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Central Criminal Court.
Central Criminal Court

Louth teenager gets three year detention for repeated abuse of his niece and cousin

He was 14 at the time of the offending, while the girls were aged between nine and 10.

A TEENAGE BOY who repeatedly sexually abused his niece and cousin has been handed a three-year period of detention.

The Louth teenager (17) pleaded guilty to four counts of anal rape, one count of rape, two counts of sexual exploitation and one count of sexual assault of the two girls at his home address on dates between November 2019 and March 2020.

He was 14 at the time of the offending, while the girls were aged between nine and 10.

At the Central Criminal Court today, Ms Justice Mary Ellen Ring said this was a “breach of trust” of his young relatives and their families.

She noted the offending had taken place in the boy’s home, a place considered a “safe space by the children and their parents”.

At an earlier sentencing hearing, Ms Justice Ring said she was concerned that there was no risk assessment carried out in terms of how likely the boy is to offend in the future.

“I’m concerned that an otherwise blameless child, as he was then, gets involved in what is the most serious of crimes – short of murder – the most serious offending that comes before the courts in this country,” Ms Justice Ring said.

Ms Justice Ring said the boy had “taken advantage” of the girls and caused “serious damage” to them.

Setting a headline sentence of four and half years’ detention, Ms Justice Ring indicated she would impose a sentence of nine years on an adult for this offending.

Ms Justice Ring noted the mitigating factors include the boy’s guilty plea, his prior good character, expressions of remorse and his engagement with relevant services.

She handed the boy three years detention and ordered him to come under the supervision of the Probation Services for 18 months post-release.

Ms Justice Ring said the court had to be “cautious” about the boy’s risk of future re-offending, due to the absence of a risk assessment.

It is expected that the boy will be allowed to remain in Oberstown until he has completed his exams, before being moved into an adult prison.

Vincent Heneghan SC, defending, told the court that Tusla have stated they have no concerns about child protection issues in relation to the boy’s domestic situation.

The court previously heard that the two girls spent a lot of time in their relatives’ house, where the boy lived.

Under the guise of letting the girls play his X-Box in his bedroom, the boy made them take turns lying face down on the bed and anally raped them in front of each other.

He also vaginally raped one of the girls, which made her bleed and caused her great upset, the court heard. He also sexually assaulted her.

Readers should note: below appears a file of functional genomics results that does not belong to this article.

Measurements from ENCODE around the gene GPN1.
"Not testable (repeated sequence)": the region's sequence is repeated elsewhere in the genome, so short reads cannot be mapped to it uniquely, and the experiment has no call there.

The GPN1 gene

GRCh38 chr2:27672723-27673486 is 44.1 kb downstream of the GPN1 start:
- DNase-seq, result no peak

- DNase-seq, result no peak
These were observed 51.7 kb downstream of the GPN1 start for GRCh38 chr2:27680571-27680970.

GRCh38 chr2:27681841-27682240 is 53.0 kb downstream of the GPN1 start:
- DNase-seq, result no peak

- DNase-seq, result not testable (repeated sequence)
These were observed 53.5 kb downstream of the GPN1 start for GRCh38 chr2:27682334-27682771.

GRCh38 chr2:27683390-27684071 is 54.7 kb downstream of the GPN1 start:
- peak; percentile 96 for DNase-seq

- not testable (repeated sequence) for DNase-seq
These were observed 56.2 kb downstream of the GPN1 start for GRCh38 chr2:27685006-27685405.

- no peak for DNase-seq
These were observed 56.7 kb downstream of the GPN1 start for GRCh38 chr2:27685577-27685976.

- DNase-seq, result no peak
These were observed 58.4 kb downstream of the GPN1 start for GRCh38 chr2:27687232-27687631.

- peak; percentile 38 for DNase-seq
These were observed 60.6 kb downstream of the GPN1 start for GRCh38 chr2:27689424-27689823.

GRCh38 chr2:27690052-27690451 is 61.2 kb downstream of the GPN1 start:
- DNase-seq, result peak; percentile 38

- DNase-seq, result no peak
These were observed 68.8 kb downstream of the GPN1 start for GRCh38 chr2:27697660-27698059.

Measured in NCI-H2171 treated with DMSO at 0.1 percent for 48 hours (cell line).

The boy sent the other girl photographs of his erect penis and made her watch adult pornography. A local detective told Dominic McGinn SC, prosecuting, that he made the child take screenshots of the pornography and send them to him as proof that she had viewed it.

The abuse came to light in April 2020 when that girl’s sisters saw messages on her phone asking the boy to stop sending her photographs of his penis.

When confronted by his older sister – one of the child’s mothers – about the abuse, the boy initially denied it before eventually saying he didn’t know why he did it. When interviewed by gardaí in November 2021, he said nothing of evidential value.

He entered guilty pleas shortly before he was due to stand trial earlier this year. He has no previous convictions.

Mr Heneghan said his client was successful in school and excelled at sports. He came from a stable, close family background and his parents, who were present in court, are supportive of him.

A Probation Services report found the boy has not come to grips with what motivated him to abuse his relatives. Mr Heneghan said the boy was exposed to pornography around the age of 12 or 13, which could be a factor in his offending.

The boy has career plans and is anxious to complete his Leaving Cert, the court heard.

When interviewed by specialist gardaí, the girls both outlined the extent of the abuse inflicted on them. They did not provide victim impact statements to the court and neither of them has received counselling, although their parents will get it for them if they need it, the court heard.

The parents of one girl said she has never spoken of it since and they did not wish to retraumatise her, while the other was aware of court proceedings but did not wish to attend, the detective said.

The abuse caused a breakdown of what was a previously close family, Mr Heneghan told the court.

Ms Justice Ring ordered the boy to have no contact with the victims in any form while in custody or under the supervision of the Probation Services.

She said she would like to impose restrictions on the boy’s use of social media, computers and the internet, but that it was not practical.